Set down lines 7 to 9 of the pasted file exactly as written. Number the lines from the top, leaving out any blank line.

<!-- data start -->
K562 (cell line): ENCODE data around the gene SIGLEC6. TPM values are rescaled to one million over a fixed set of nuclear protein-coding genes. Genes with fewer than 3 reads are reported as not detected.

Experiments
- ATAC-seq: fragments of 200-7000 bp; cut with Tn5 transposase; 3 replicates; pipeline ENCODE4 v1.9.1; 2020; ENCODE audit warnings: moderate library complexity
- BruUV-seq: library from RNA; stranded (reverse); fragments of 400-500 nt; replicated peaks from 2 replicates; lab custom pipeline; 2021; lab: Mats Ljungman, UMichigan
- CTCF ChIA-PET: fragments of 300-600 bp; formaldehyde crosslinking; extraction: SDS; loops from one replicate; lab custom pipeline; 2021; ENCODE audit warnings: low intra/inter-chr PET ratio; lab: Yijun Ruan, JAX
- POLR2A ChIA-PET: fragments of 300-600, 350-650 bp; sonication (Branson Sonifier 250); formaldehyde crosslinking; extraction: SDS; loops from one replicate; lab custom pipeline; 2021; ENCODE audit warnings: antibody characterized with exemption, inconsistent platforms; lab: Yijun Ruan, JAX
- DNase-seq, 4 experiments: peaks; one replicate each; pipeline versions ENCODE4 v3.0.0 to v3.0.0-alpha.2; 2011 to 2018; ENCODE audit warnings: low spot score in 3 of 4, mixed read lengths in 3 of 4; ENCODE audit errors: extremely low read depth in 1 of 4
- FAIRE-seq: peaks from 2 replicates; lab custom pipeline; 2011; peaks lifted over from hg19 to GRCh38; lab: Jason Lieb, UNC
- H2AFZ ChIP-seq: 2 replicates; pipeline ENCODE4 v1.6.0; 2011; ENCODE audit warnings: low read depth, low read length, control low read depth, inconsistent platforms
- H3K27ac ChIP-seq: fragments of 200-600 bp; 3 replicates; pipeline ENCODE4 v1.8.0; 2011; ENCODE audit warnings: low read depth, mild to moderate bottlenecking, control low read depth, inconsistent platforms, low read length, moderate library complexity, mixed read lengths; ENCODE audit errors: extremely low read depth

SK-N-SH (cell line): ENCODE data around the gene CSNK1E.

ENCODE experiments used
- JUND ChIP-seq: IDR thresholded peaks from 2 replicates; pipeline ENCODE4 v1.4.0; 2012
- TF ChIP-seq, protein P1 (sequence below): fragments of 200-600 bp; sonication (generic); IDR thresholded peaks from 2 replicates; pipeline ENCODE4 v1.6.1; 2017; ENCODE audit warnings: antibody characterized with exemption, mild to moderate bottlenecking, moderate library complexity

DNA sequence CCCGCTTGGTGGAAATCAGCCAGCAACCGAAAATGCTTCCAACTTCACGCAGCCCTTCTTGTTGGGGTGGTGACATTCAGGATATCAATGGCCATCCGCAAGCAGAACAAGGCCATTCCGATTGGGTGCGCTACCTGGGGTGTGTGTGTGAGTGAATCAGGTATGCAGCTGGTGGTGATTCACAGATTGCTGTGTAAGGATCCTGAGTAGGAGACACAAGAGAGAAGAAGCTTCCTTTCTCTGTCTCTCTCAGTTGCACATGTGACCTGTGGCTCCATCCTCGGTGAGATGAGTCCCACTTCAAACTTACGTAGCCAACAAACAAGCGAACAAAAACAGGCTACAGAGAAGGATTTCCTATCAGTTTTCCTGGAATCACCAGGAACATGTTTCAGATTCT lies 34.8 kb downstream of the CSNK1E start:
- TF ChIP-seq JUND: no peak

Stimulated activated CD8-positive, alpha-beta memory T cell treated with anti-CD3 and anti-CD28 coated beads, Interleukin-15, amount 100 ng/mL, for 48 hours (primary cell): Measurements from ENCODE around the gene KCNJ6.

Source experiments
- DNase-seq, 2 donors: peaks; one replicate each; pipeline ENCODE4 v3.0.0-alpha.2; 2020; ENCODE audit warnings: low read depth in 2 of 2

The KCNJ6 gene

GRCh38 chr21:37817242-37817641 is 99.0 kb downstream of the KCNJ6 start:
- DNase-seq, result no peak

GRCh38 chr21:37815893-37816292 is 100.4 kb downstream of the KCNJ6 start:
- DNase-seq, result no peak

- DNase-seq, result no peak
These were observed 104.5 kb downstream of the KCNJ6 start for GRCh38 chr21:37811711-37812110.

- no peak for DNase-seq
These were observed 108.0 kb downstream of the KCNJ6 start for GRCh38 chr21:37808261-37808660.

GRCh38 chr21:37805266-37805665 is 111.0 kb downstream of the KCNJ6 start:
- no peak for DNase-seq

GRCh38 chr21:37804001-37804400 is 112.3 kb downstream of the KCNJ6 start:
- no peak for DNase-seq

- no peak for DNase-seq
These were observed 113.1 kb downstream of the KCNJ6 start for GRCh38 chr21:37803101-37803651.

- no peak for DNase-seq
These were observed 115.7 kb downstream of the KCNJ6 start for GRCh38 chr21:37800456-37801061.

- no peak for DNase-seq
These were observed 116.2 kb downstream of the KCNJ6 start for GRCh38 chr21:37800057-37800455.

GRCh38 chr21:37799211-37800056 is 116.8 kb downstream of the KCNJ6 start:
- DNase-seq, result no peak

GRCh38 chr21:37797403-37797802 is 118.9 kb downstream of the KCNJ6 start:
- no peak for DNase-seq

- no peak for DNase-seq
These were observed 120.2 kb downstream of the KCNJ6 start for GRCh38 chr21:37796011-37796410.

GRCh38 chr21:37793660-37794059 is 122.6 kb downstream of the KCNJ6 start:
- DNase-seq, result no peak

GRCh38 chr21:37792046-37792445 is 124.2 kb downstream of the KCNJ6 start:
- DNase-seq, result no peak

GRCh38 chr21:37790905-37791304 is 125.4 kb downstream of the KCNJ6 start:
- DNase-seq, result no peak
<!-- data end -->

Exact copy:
- DNase-seq, 4 experiments: peaks; one replicate each; pipeline versions ENCODE4 v3.0.0 to v3.0.0-alpha.2; 2011 to 2018; ENCODE audit warnings: low spot score in 3 of 4, mixed read lengths in 3 of 4; ENCODE audit errors: extremely low read depth in 1 of 4
- FAIRE-seq: peaks from 2 replicates; lab custom pipeline; 2011; peaks lifted over from hg19 to GRCh38; lab: Jason Lieb, UNC
- H2AFZ ChIP-seq: 2 replicates; pipeline ENCODE4 v1.6.0; 2011; ENCODE audit warnings: low read depth, low read length, control low read depth, inconsistent platforms